The other two members of the Beijing Olympics men`s marathon team, Team Chugoku Denryoku`s Atsushi Sato and Tsuyoshi Ogata, also plan to train in Abashiri.
Thursday, June 19, 2008
translated by Brett Larner
Beijing Olympics men`s marathon team member Atsushi Sato (Team Chugoku Denryoku) arrived at Tokyo`s Narita Airport on June 18 after returning from a preview of the Beijing Marathon course. This was Sato`s second time to test-run the Beijing course, having participated in April`s official pre-Olympic competition. "I got a thorough feel for the course," commented Sato. "I had the impression that the pavement in the second half is softer."
Sato will be training in Hokkaido for one week beginning June 19. He will then go to support his wife Miho Sugimori (Team Natureal) in the 800 m at the National Track and Field Championships in Kawasaki. Afterwards Sato travels to St. Moritz, Switerland for a one-month training camp. "The most important part of my training starts now," he told reporters. "I am completely focused."
Translator`s note: Sato ran 1:04:01 in the Sapporo International Half Marathon on June 15. Miho Sugimori is the national record holder in the 800 m and 1000 m.
translated by Brett Larner
On June 15 Team Aidem announced that three-time Sapporo International Half Marathon winner Mekubo Mogusu of Kenya will join its ranks following his graduation from Yamanashi Gakuin University next March. Mogusu will follow Yamanashi Gakuin`s previous star Kenyan runner Ombeche Mokamba to Team Aidem.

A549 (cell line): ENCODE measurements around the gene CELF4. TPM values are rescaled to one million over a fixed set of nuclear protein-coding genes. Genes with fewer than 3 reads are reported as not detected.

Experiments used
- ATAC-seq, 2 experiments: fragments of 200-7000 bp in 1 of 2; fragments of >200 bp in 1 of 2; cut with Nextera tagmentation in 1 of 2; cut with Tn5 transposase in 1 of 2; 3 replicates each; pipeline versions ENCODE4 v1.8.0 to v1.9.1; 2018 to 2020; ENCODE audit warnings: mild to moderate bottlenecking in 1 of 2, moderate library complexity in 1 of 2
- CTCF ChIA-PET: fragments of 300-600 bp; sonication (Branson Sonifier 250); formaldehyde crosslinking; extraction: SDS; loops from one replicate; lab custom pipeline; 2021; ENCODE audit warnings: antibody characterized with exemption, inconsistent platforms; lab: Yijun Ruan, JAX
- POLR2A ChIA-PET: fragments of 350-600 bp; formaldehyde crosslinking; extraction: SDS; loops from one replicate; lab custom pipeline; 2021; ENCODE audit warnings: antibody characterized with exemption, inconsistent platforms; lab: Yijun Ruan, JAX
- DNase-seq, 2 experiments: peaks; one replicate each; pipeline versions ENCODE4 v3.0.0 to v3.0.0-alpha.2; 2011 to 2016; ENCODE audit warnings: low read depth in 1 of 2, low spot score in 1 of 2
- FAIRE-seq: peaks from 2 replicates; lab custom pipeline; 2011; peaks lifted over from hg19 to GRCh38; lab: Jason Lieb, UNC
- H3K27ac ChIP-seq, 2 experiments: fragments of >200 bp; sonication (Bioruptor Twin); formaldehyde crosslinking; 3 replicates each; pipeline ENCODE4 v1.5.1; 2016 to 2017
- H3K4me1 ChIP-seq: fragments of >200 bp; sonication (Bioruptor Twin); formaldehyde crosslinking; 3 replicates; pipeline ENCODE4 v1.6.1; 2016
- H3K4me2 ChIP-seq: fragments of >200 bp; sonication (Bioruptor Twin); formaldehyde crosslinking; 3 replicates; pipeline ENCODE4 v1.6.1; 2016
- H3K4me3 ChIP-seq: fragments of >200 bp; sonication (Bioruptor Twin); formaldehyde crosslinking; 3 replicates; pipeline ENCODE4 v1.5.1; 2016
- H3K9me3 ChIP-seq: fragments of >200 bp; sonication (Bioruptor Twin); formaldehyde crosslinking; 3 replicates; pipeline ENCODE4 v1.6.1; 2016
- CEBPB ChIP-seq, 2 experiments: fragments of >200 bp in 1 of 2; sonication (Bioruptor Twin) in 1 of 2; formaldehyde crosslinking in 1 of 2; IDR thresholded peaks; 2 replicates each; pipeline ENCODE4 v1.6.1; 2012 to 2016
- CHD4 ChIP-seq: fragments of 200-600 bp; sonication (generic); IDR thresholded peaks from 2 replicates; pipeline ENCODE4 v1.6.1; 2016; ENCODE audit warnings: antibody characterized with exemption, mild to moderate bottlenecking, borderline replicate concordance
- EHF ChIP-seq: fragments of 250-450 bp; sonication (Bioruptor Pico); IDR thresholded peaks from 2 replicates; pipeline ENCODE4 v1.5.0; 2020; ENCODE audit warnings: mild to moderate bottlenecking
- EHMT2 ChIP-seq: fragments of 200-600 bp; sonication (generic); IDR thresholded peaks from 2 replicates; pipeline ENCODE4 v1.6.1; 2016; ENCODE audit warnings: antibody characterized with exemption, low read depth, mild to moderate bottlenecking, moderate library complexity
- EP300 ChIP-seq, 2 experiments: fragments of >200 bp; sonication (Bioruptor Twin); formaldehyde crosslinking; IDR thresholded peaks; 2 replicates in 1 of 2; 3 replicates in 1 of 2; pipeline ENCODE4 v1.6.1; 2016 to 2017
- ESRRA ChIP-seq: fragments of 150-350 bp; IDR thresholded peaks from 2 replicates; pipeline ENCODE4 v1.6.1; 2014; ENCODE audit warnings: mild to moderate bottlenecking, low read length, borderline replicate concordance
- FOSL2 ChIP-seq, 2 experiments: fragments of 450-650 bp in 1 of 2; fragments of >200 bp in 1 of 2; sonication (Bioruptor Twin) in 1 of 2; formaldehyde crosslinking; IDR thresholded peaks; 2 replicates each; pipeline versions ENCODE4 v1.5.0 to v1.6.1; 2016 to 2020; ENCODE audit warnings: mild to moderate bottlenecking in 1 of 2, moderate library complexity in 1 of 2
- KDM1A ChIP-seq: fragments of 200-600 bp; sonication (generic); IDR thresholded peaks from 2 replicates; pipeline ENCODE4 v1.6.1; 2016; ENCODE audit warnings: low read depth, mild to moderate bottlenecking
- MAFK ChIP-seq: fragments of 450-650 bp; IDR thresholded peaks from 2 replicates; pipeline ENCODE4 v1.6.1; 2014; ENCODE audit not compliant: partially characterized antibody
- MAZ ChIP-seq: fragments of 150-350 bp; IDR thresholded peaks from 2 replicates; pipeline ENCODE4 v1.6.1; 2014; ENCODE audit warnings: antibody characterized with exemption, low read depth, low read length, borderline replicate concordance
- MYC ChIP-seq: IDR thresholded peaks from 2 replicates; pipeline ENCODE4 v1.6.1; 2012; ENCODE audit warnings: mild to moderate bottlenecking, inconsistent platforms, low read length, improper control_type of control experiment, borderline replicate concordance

In January Mogusu set the stage record on the second leg of the Hakone Ekiden, marking him as the strongest of the university runners in Japan. In July he plans to compete in the Kenyan 10000 m Olympic Trials. His long term goals include running the marathon in the 2012 London Olympics.
Translator`s note: Team Aidem includes only a handful of athletes, all graduates of Yamanashi Gakuin University, and has a focus on the full marathon rather than on ekidens. In such it is potentially a good move for Mogusu. The major contraindication is the relative lack of marathoning success experienced by Mokamba.
Wednesday, June 18, 2008
translated by Brett Larner
Inspired by the success of the Tokyo Marathon, Osaka Governor Hashimoto announced on June 12 that he has initiated a committee to examine the creation of a mass-participation marathon in Osaka. The tentative plan for the race calls for it to act as an extension of the legacy of currently exisiting marathons. Speaking at a meeting of city government officials, Governor Hashimoto told listeners he is in consultation with the city office and police department to design a course suitable for a large-scale marathon and a plan to handle road closures and safety issues.